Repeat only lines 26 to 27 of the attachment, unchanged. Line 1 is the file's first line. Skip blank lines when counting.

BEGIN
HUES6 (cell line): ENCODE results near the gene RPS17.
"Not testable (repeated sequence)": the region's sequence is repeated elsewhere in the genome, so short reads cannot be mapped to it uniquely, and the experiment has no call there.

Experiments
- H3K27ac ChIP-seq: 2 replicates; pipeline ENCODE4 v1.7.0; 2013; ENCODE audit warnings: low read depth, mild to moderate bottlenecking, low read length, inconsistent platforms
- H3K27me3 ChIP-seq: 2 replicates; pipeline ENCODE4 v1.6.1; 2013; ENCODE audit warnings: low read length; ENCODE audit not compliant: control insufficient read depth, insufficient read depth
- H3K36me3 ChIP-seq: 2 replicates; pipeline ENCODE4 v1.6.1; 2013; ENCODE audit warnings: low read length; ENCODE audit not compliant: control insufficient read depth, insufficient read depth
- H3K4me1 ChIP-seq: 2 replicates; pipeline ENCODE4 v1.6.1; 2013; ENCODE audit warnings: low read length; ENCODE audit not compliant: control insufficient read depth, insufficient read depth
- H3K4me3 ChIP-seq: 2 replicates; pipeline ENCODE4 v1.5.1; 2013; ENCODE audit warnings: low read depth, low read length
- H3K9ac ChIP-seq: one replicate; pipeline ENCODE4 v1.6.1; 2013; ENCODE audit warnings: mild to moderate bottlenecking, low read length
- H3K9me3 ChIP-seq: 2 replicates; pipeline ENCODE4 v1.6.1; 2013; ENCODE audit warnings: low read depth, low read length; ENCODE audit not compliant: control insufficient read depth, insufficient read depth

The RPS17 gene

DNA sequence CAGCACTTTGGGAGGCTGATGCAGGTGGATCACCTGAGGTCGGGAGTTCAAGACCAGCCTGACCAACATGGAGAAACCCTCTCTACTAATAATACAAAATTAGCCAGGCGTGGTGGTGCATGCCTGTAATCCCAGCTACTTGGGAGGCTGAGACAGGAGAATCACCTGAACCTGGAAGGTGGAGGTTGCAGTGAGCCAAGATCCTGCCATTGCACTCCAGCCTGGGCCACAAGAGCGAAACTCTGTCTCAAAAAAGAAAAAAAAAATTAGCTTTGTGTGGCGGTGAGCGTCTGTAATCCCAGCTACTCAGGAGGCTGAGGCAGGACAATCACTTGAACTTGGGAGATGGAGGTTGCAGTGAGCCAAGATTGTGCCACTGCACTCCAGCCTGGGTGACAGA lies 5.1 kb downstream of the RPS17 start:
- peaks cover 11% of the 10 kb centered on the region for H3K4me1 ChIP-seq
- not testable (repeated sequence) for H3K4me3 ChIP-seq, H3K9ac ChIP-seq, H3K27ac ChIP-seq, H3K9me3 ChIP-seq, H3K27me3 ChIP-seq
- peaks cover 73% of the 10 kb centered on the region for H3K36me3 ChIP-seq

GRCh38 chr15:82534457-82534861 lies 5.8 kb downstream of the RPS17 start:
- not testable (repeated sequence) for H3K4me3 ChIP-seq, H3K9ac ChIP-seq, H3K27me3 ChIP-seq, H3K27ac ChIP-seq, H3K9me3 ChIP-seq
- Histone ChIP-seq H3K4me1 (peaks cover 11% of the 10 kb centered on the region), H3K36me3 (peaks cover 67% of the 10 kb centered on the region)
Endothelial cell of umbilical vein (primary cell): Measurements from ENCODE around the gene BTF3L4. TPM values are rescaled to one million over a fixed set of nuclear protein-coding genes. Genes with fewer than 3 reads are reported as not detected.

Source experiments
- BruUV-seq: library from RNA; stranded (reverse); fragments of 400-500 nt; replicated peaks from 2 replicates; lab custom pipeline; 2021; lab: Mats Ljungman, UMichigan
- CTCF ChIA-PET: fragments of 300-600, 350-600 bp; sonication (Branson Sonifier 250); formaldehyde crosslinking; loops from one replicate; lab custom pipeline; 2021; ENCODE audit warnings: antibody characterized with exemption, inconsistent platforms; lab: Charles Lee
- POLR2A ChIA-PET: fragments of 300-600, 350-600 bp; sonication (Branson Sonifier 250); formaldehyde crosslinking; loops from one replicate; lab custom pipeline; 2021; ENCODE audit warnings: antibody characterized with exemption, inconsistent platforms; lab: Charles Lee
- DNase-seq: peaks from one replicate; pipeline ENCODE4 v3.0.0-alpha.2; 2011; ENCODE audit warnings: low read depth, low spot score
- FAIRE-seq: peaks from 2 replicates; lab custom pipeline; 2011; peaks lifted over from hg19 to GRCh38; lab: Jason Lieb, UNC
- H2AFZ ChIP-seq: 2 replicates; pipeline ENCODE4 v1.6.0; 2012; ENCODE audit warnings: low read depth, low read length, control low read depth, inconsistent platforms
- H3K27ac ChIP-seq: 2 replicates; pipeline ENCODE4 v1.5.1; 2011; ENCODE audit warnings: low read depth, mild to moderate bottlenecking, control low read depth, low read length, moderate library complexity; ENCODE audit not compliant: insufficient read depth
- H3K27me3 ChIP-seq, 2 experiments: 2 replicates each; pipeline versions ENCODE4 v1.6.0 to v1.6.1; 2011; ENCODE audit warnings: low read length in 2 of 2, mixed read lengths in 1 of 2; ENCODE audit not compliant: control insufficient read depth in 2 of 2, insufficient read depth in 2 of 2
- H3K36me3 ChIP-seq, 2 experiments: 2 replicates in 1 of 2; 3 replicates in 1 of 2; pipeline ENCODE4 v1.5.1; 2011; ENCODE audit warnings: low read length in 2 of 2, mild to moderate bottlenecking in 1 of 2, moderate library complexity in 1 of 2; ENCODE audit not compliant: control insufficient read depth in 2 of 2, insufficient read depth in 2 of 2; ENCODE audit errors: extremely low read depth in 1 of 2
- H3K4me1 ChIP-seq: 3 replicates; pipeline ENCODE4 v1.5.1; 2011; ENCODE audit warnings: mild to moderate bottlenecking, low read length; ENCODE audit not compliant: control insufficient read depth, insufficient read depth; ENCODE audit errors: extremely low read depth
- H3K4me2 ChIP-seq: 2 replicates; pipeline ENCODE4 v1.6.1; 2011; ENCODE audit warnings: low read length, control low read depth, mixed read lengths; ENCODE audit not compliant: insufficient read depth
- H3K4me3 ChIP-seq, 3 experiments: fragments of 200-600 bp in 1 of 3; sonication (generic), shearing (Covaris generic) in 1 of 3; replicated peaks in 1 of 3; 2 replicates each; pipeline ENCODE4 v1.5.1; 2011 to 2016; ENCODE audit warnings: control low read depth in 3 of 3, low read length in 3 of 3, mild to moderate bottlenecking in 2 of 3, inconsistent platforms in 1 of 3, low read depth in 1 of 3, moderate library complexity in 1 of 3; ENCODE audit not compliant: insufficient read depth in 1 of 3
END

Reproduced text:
- H2AFZ ChIP-seq: 2 replicates; pipeline ENCODE4 v1.6.0; 2012; ENCODE audit warnings: low read depth, low read length, control low read depth, inconsistent platforms
- H3K27ac ChIP-seq: 2 replicates; pipeline ENCODE4 v1.5.1; 2011; ENCODE audit warnings: low read depth, mild to moderate bottlenecking, control low read depth, low read length, moderate library complexity; ENCODE audit not compliant: insufficient read depth